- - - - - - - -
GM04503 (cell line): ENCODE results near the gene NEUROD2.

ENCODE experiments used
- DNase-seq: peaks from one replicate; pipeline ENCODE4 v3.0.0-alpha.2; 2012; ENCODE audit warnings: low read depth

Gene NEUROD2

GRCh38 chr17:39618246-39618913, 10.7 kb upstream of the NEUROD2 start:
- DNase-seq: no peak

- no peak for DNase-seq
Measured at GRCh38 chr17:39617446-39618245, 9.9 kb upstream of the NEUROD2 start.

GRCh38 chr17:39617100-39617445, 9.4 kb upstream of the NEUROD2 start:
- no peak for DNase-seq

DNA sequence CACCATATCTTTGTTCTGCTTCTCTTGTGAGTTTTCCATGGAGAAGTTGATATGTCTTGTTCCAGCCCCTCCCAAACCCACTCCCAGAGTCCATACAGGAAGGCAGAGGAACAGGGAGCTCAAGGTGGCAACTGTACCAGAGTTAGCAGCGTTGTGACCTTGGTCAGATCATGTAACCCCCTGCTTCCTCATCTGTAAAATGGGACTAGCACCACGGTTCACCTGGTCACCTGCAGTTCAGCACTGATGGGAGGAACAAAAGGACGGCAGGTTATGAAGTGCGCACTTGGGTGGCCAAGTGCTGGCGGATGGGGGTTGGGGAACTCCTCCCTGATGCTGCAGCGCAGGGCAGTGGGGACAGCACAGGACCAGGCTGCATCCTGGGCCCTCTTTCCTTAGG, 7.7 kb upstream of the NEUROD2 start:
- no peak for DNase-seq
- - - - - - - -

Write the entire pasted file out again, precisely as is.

GM04503 (cell line): ENCODE results near the gene NEUROD2.

ENCODE experiments used
- DNase-seq: peaks from one replicate; pipeline ENCODE4 v3.0.0-alpha.2; 2012; ENCODE audit warnings: low read depth

Gene NEUROD2

GRCh38 chr17:39618246-39618913, 10.7 kb upstream of the NEUROD2 start:
- DNase-seq: no peak

- no peak for DNase-seq
Measured at GRCh38 chr17:39617446-39618245, 9.9 kb upstream of the NEUROD2 start.

GRCh38 chr17:39617100-39617445, 9.4 kb upstream of the NEUROD2 start:
- no peak for DNase-seq

DNA sequence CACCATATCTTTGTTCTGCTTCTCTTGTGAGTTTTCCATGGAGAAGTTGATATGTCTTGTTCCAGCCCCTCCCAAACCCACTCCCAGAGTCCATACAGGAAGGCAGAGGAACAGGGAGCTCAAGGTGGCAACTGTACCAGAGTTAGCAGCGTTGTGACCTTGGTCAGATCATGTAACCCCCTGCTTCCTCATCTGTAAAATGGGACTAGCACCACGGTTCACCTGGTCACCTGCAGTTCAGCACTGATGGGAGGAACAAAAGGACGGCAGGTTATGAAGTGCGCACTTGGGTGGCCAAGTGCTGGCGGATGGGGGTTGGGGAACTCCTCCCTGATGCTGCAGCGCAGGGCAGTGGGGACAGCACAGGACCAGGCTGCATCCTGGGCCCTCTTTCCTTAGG, 7.7 kb upstream of the NEUROD2 start:
- no peak for DNase-seq